I want to know what is different between nebula and a death star?
Nebula is the latin word for cloud. It can refer either to star forming regions ( example: Orion nebula), or to the region surrounding a neutron star (Crab nebula), or the end stage of a star like our sun (Ring nebula). Historically, that word was used to denote anything that appeared "fuzzy" (like a cloud) in the night sky, including the objects that we call today as galaxies.
Technically, there is nothing known as a death star. The object that comes closest to such a description is probably a supernova, and it refers to "explosion" that occurs when a massive white dwarf (at least 1.5 times the mass of the sun) yields to its own gravity. In the end you're left with a neutron star (or pulsar) with material from the star pushed out to form a supernova remnant (again, the example is the crab nebula, aka M1).
Just google these terms; you're bound to get a lot of links to educational websites.
Here something to start with http://astro.nineplanets.org/twn/types.html
You can usually tell by the shape if you're looking at the remnants of a dead star or a just a cloud that hasn't collapsed into one. Ie, the ring nebula is a pretty symmetrical ring, and it would be tough to get something like that from an amorphous cloud collapsing into a star.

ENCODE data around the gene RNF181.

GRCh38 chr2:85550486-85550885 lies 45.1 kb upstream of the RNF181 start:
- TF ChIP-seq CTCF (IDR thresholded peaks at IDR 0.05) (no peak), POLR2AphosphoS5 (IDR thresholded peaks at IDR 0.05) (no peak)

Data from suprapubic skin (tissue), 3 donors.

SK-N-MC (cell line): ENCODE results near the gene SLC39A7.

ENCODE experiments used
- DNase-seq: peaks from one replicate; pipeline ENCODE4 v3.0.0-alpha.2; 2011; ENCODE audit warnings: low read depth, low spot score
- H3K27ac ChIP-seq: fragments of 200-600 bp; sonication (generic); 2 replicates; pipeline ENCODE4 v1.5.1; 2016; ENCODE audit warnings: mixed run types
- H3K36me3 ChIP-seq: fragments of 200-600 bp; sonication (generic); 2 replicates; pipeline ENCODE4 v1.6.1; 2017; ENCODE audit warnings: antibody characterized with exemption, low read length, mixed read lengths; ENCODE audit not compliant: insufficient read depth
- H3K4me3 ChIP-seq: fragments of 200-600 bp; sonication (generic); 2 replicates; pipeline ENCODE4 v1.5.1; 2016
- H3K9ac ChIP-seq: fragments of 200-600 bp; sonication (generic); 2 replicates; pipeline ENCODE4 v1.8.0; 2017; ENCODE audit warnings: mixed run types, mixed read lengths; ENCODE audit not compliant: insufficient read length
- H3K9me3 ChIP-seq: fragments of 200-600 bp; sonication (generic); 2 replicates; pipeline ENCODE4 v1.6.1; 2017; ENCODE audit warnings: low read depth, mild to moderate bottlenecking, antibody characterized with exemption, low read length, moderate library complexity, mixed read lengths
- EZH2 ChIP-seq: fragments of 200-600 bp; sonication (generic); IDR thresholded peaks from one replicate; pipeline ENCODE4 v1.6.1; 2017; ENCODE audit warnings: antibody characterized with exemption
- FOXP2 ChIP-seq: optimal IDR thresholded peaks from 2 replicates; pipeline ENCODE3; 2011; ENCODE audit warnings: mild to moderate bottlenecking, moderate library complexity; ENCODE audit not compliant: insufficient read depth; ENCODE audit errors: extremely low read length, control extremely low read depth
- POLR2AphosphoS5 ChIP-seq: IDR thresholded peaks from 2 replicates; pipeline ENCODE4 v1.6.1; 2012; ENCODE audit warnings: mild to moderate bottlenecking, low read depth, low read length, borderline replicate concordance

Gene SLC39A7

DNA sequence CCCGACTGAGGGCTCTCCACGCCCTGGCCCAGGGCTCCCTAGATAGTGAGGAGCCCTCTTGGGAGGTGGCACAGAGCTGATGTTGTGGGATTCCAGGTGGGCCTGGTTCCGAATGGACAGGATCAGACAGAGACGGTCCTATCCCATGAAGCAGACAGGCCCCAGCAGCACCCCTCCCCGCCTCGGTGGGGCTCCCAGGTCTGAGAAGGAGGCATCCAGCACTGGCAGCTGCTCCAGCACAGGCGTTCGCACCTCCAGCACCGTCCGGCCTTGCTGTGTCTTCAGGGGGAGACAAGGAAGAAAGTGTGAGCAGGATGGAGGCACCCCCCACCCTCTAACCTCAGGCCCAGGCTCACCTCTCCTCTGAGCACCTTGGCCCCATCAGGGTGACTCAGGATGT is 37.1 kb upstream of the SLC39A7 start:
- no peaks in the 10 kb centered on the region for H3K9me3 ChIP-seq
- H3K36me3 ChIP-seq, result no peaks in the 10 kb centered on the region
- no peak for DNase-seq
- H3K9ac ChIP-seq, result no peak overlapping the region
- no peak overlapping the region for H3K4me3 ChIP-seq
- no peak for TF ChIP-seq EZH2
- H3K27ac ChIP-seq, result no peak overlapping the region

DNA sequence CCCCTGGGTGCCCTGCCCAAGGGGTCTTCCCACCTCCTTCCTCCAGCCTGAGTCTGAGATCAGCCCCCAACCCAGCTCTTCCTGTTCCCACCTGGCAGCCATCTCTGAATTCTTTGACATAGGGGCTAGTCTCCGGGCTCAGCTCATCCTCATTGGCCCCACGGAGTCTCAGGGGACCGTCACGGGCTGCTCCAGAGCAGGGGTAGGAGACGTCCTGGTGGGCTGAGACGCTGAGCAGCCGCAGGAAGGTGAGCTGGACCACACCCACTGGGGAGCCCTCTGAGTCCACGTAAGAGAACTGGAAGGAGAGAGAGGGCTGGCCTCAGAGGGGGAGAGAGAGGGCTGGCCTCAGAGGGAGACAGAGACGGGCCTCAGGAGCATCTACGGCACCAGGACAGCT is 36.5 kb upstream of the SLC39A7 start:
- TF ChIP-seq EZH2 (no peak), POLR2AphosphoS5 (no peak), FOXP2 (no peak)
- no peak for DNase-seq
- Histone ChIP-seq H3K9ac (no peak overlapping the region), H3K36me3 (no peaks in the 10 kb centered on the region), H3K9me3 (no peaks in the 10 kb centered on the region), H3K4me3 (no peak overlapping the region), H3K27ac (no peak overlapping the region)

Just adding to what russ said: You need to use a good (not necessarily big) telescope/binoc... (I think) I've seen the Andromeda galaxy and I have seen Omega Centauri, but I couldn't find any difference between the two! :rofl:
When you approach a nebula, you say,
"That's no moon, it's a cloud of gas and dust."
"Naw, It's too small to be a cloud of gas and dust. Turn the ship around."
The difference between a nebula and a death star is that Darth Vader never used a nebula as a weapon. :)
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